Natasha “Tasha” Darsky, the heroine of “Overture,” the first novel debut of Yael Goldstein, a Princeton resident, is the most stunning violinist in the world. Audiences flock to her performances from New York to Tokyo to Vienna, and critics herald her playing as the most intense and exciting of any soloist in classical music. In “Overture” Tasha, the first person narrator, tells the story of how she came to be so famous, and what secret longings live behind the glamorous facade.

“Darsky just might be the most erotic performer in any industry outside pornography,” says one New York magazine review. People magazine describes her as “a shot of sex appeal straight to the heart of classical music.” Goldstein speaks on her book on Wednesday, January 31, at Barnes & Noble MarketFair.

Goldstein’s Julliard-trained heroine starts at Harvard uninterested in concert performing. What she really wants to do is compose. She meets graduate student Jean Paul Boumudienne, well-known all over campus for being the most brilliant young composer on either side of the Atlantic. Spurning the romantic inclinations of her professor, she falls helplessly in love in Jean Paul, deciding that his guidance is all that she needs to learn to be great. Unfortunately, Jean Paul is considered to be the genius of the two, and one day, Tasha realizes that she’ll never be the composer he is, and that she must leave him.

After deciding to “settle” for the life of a concert violinist, Tasha’s art-dealer parents arrange a world tour for her. Her playing has taken on a fiery sexual quality that captures the heart of everyone that hears her play. Tasha says the pain of losing Jean Paul made “every piece of music into a lover’s spat with Jean Paul.” Catapulted onto the adrenaline-filled, competitive classical music scene, Tasha has a brief affair with the Polish filmmaker Aleksander Pasek, leaving her as a single mother. When Alex is 17, Jean Paul (now living in almost total obscurity as a teacher at Oberlin) comes back into Tasha’s life.

Author Yael Goldstein graduated from Harvard College in 2000. Now writing full-time, she moved to Princeton with her significant other, who is an assistant professor in the philosophy department at Princeton. Her father is a mathematical physicist who teaches at Rutgers and lives in HIghland Park. Her mother is a novelist and philosopher living in Boston. The following Q&A was provided by her publisher, Doubleday.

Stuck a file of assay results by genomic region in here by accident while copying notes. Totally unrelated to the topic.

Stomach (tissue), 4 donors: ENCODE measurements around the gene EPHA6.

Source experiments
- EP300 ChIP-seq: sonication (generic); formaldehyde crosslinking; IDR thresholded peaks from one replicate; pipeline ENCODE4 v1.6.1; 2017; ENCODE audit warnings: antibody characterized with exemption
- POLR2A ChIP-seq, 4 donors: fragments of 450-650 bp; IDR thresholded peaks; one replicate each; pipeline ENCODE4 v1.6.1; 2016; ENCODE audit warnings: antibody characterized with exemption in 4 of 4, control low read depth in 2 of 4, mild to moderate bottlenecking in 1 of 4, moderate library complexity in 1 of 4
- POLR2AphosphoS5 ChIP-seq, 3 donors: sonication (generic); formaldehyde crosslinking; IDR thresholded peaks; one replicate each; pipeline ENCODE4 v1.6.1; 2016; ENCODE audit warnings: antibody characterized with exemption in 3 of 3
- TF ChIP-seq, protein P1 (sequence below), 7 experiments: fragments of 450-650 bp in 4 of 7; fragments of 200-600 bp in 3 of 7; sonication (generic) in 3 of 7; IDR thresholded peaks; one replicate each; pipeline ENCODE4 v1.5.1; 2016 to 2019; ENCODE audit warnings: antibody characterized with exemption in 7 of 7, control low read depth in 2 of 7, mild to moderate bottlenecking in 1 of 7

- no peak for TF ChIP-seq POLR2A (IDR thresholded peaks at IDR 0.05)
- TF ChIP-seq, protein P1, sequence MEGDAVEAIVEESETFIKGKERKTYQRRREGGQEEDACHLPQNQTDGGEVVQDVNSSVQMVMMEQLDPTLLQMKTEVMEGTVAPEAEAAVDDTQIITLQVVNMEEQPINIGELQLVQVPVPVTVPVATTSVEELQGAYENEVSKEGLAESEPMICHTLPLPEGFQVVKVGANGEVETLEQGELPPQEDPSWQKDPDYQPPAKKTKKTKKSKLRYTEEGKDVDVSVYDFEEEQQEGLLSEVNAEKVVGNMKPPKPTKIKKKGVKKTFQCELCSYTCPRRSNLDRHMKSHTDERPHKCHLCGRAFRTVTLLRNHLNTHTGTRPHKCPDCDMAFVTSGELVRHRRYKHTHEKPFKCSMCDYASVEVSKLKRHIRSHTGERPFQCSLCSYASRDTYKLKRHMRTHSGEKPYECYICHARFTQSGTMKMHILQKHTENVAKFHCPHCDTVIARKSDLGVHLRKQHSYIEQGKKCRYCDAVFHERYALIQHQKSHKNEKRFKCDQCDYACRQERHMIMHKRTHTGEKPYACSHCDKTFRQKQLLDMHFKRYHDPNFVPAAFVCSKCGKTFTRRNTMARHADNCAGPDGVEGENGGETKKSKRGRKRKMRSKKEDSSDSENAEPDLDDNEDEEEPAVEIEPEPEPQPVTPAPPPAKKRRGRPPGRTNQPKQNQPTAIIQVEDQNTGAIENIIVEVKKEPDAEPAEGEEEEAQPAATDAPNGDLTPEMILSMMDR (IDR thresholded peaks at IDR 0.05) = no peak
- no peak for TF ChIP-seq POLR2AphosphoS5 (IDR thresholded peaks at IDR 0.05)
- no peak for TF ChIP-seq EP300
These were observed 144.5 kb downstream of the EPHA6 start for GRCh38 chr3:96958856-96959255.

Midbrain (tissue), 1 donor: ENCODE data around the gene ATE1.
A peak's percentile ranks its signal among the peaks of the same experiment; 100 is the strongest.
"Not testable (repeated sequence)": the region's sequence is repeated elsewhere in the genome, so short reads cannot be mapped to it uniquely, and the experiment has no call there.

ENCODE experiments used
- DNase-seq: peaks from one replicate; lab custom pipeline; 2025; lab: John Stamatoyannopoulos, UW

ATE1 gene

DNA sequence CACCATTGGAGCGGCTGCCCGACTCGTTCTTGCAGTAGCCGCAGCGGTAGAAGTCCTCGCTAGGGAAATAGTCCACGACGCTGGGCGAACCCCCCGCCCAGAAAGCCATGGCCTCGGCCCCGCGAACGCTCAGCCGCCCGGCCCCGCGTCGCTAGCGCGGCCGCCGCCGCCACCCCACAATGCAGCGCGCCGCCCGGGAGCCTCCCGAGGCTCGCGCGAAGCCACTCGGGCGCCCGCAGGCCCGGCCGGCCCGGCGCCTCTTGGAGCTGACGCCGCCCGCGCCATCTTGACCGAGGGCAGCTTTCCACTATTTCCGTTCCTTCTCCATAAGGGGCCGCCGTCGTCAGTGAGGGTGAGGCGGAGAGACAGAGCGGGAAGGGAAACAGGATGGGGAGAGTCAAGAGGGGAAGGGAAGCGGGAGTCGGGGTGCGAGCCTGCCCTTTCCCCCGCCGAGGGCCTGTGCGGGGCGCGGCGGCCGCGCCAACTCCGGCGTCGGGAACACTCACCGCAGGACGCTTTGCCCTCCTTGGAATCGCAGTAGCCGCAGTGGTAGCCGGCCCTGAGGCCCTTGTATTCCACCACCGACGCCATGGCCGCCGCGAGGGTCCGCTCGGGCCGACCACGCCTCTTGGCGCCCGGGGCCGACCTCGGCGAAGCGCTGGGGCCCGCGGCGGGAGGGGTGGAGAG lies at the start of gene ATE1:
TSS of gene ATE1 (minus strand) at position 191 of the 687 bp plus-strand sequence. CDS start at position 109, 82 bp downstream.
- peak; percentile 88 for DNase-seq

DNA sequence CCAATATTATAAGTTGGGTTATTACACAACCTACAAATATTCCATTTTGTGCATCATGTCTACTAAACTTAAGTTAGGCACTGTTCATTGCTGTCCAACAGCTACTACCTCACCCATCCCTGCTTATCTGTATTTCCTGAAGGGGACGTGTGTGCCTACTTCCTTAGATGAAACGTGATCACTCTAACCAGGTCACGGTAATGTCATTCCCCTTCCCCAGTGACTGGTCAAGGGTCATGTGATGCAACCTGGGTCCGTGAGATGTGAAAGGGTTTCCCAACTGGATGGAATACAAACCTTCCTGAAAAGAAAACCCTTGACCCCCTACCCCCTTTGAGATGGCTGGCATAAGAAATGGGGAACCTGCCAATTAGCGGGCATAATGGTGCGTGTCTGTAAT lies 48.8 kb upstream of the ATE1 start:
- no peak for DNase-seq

How did you come up with the idea for “Overture?”

I grew up with a mother who took her art very seriously. Though there’s no question that she was a loving and attentive mother, I was always vaguely aware as a child that time she spent with me was a source of mild guilt to her, because it was time when she wasn’t writing. I remember wondering from a very early age how much of one’s creative potential one should be willing to sacrifice for the sake of other people.

In adolescence I was drawn to books and movies that explored the tension between one’s duty to art and other goals, such as one’s own happiness or the happiness of those one loves. I was obsessed with the movie “Amadeus” and most books by Thomas Mann. But I also thought that in focusing on male artists these explorations, brilliant as they were, missed out on some of the most delicious subtleties of the issue because women tend to feel obligations toward other people more sharply and deeply than do men. In college I had the idea of writing a book that explored what it might mean to be a woman who takes her art just as seriously as any Thomas Mann hero (which, to my mind, is probably a little too seriously), but who is also a mother, and a really excellent mother at that.

To what extent did you draw, then, on your own relationship with your mother in writing the book?